Oregano: A Bit of Botany
a little botanical information on oregano


Lippia graveolens an evergreen, flowering, woody shrub or small tree in the Verbenaceae family, is native to the southwestern United States (Texas and southern New Mexico), Mexico, and Central America as far south as Nicaragua. Its thin, arching branches are irregular and open giving it a sprawling look. All year it produces small, fragrant, oval leaves with toothed edges that are dark green and rough to the touch. The white or yellow flowers are small, star-shaped and clustered together at the branch tips. They usually appear from spring through fall, especially after a rain, and are fragrant. Small, dry, round fruits follow the blooms. It can reach 1–2.7 m (3.3–8.9 ft) in height.

common names & nomenclature

Also known as:
Mexican oregano, redbrush lippia, orégano Cimmaron, scented lippia, and scented matgrass. The species name is derived from two Latin words: gravis, meaning "heavy", and oleo, meaning "oil".

Oregano, not just for pizza
Oregano: Where in the World
habitat and range for oregano

Oregano is native to warm-temperate western and southwestern Eurasia and the Mediterranean region.

Oregano: Cultivation & Harvesting
considerations for growing and harvesting oregano

Oregano grows in meadows, dry grassy areas, scrubby areas and in cultivated herb gardens in full sun.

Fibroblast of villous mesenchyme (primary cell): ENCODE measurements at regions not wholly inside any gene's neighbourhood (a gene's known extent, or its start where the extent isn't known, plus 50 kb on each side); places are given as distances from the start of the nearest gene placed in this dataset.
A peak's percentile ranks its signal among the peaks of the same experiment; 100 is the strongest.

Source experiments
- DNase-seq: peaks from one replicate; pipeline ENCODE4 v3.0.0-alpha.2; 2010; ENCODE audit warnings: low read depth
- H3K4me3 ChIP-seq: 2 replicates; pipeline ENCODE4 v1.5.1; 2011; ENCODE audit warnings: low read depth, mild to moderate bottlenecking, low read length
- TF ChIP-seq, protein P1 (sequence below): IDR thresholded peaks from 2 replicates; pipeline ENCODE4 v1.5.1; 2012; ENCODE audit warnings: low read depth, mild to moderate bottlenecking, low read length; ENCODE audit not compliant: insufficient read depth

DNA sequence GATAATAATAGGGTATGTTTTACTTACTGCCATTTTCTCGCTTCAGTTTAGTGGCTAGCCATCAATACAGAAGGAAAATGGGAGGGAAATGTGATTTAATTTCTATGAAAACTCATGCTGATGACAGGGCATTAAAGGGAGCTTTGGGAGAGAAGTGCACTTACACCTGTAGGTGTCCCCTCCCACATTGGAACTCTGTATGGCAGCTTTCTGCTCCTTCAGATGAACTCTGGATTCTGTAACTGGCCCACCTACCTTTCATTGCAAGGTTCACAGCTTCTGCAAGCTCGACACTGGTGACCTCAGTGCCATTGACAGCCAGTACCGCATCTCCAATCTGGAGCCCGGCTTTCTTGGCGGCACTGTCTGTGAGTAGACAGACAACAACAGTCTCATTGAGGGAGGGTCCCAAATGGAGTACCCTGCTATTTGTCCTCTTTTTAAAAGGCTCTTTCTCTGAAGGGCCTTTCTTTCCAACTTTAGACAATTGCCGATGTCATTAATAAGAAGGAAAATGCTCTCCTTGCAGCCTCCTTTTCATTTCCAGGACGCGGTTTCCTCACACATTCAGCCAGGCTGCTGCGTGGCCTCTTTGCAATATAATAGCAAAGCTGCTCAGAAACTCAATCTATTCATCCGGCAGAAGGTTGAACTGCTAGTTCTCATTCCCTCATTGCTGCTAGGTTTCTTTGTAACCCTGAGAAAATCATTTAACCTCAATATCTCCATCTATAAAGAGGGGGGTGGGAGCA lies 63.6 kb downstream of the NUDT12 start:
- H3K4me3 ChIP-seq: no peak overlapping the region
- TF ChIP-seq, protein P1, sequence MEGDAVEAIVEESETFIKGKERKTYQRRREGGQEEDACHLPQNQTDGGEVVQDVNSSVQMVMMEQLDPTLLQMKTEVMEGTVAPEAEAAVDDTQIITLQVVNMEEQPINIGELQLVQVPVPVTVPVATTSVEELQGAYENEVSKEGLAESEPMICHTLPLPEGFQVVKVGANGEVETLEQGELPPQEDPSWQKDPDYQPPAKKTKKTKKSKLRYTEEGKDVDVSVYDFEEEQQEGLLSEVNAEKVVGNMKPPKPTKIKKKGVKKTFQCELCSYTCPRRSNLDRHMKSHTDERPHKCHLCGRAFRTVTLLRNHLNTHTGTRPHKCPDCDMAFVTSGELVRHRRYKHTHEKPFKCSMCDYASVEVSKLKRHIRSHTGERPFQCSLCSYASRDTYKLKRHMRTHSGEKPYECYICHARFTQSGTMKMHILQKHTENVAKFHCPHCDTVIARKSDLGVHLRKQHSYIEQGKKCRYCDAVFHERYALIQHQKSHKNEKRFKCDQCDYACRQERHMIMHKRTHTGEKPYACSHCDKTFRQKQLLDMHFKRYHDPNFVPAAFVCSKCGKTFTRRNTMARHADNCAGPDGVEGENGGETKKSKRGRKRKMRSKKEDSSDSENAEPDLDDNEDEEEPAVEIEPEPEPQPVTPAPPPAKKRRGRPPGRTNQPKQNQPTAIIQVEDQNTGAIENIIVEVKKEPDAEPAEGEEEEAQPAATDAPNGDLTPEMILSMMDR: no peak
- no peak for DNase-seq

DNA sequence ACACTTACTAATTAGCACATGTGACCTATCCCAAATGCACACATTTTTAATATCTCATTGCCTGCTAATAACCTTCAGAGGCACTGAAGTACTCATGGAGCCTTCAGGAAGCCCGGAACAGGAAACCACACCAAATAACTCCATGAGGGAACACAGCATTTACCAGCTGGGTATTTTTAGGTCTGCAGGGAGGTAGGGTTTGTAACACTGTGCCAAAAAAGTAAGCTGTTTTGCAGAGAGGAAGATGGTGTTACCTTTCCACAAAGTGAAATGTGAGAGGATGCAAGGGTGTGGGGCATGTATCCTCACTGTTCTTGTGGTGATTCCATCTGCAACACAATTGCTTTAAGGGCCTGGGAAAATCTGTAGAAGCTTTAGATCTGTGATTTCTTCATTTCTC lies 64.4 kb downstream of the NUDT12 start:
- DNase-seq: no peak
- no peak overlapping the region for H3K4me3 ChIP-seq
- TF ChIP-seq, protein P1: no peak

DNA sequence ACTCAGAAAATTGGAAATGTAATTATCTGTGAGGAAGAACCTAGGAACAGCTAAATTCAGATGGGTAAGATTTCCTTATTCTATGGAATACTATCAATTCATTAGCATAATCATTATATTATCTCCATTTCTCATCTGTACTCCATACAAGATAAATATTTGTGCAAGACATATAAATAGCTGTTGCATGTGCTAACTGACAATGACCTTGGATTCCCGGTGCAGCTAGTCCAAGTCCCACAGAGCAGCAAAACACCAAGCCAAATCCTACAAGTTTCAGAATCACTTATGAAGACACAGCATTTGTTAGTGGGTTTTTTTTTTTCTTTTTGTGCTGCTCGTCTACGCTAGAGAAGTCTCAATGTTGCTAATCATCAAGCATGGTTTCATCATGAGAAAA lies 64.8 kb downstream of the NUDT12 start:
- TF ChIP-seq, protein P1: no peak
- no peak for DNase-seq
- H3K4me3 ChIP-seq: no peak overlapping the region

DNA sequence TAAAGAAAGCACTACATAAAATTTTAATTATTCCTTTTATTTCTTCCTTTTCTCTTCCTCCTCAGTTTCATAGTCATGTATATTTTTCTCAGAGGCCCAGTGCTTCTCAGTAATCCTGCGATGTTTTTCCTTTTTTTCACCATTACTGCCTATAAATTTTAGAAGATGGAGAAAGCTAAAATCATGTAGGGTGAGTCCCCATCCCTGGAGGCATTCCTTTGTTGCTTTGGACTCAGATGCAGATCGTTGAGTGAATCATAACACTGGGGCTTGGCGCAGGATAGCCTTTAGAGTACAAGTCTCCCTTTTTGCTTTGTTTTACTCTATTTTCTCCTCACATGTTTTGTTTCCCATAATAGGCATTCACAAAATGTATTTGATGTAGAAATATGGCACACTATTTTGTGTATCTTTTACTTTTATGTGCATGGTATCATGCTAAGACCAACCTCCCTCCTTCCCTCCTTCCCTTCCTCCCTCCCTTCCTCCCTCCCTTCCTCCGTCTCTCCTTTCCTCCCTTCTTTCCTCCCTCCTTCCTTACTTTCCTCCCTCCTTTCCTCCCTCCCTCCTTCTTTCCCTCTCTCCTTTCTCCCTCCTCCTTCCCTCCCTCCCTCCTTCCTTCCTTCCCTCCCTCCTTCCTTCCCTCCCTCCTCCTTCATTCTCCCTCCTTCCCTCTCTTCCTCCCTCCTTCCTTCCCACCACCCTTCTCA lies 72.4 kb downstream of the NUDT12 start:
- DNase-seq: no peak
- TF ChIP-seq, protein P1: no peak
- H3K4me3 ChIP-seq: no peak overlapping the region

Grow in well-drained soil. Take care not let the roots sit in wet, soggy soil.

Oregano is grown by seed or is propagated by division of roots in the autumn. Sow seeds in early spring, germination usually takes place within 2 weeks. Transplant the seedlings when they are large enough, then plant in garden beds in early summer.

The plant can be used fresh or dried—harvest the whole plant (but not the roots) in late summer to dry and store for winter use.

Store dried oregano in an airtight container in a cool, dry place.

Oregano: The Rest of The Story
oregano history, folklore, literature & more

To most Americans, oregano is simply the seasoning on pizza. But to botanists, the word oregano can be a real headache. More than 40 plants in four botanical families go by the name oregano. For healing, this confusion doesn't matter much. All the plants called oregano taste similar and contain a similar oil, so they probably have similar effects.

Traditional Chinese physicians have use oregano for centuries to treat fever, vomiting, diarrhea, jaundice, and itching skin conditions.

Europeans used it like marjoram, as an aromatic spice and as a digestive aid, arthritis treatment, expectorant for cough, colds, flu, and chest congestion, and as a menstruation promoter.

America's 19th-entury Eclectic physicians considered oregano "a gently stimulant tonic" and menstruation promoter. Other folk healers used oregano oil to treat toothache, relieve arthritis, and grow hair on bald heads.

Contemporary herbalists call oregano an expectorant, digestive aid, mild tranquilizer, and menstruation promoter.

COUGH REMEDY, EXPECTORANT: All the oreganos contain a volatile oil high in two chemically related expectorants (carvacrol and thymol). They help loosen phlegm and make it easier to cough up, lending credence to the herb's traditional use in colds, flu, and chest congestion.

DIGESTIVE AID: Like most culinary spices, oregano helps soothe the smooth muscle lining of the digestive tract, making it an antispasmodic. It may also help expel parasitic intestinal worms. These attributes lend support to its age-old use as a digestive aid.